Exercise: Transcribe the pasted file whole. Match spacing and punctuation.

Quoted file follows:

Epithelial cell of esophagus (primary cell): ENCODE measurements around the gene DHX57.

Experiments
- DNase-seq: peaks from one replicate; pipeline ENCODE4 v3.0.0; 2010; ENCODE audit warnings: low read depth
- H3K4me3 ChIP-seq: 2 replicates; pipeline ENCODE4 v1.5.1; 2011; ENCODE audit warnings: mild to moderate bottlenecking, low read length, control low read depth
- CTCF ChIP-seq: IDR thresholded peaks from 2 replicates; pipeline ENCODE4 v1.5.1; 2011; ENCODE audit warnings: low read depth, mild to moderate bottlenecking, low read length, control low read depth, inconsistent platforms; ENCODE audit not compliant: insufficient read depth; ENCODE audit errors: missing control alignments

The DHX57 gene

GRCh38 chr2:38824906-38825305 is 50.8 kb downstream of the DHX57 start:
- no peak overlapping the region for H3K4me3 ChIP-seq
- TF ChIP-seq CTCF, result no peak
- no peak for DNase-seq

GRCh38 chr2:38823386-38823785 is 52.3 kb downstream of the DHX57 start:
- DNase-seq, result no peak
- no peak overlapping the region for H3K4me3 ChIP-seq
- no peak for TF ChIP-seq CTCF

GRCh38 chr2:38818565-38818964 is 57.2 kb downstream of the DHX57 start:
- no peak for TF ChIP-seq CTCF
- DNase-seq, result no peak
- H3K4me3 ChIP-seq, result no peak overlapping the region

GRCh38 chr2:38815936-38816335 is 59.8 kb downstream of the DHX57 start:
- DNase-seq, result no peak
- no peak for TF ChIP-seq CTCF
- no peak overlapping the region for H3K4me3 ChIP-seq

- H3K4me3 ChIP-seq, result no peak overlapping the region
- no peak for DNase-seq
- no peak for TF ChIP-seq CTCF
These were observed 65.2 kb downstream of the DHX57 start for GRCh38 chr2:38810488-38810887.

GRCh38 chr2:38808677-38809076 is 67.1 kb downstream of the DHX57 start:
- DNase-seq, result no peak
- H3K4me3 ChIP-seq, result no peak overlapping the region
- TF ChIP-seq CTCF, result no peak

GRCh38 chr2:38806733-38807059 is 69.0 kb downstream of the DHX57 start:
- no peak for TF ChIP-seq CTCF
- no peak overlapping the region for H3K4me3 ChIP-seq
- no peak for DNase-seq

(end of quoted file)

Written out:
Epithelial cell of esophagus (primary cell): ENCODE measurements around the gene DHX57.

Experiments
- DNase-seq: peaks from one replicate; pipeline ENCODE4 v3.0.0; 2010; ENCODE audit warnings: low read depth
- H3K4me3 ChIP-seq: 2 replicates; pipeline ENCODE4 v1.5.1; 2011; ENCODE audit warnings: mild to moderate bottlenecking, low read length, control low read depth
- CTCF ChIP-seq: IDR thresholded peaks from 2 replicates; pipeline ENCODE4 v1.5.1; 2011; ENCODE audit warnings: low read depth, mild to moderate bottlenecking, low read length, control low read depth, inconsistent platforms; ENCODE audit not compliant: insufficient read depth; ENCODE audit errors: missing control alignments

The DHX57 gene

GRCh38 chr2:38824906-38825305 is 50.8 kb downstream of the DHX57 start:
- no peak overlapping the region for H3K4me3 ChIP-seq
- TF ChIP-seq CTCF, result no peak
- no peak for DNase-seq

GRCh38 chr2:38823386-38823785 is 52.3 kb downstream of the DHX57 start:
- DNase-seq, result no peak
- no peak overlapping the region for H3K4me3 ChIP-seq
- no peak for TF ChIP-seq CTCF

GRCh38 chr2:38818565-38818964 is 57.2 kb downstream of the DHX57 start:
- no peak for TF ChIP-seq CTCF
- DNase-seq, result no peak
- H3K4me3 ChIP-seq, result no peak overlapping the region

GRCh38 chr2:38815936-38816335 is 59.8 kb downstream of the DHX57 start:
- DNase-seq, result no peak
- no peak for TF ChIP-seq CTCF
- no peak overlapping the region for H3K4me3 ChIP-seq

- H3K4me3 ChIP-seq, result no peak overlapping the region
- no peak for DNase-seq
- no peak for TF ChIP-seq CTCF
These were observed 65.2 kb downstream of the DHX57 start for GRCh38 chr2:38810488-38810887.

GRCh38 chr2:38808677-38809076 is 67.1 kb downstream of the DHX57 start:
- DNase-seq, result no peak
- H3K4me3 ChIP-seq, result no peak overlapping the region
- TF ChIP-seq CTCF, result no peak

GRCh38 chr2:38806733-38807059 is 69.0 kb downstream of the DHX57 start:
- no peak for TF ChIP-seq CTCF
- no peak overlapping the region for H3K4me3 ChIP-seq
- no peak for DNase-seq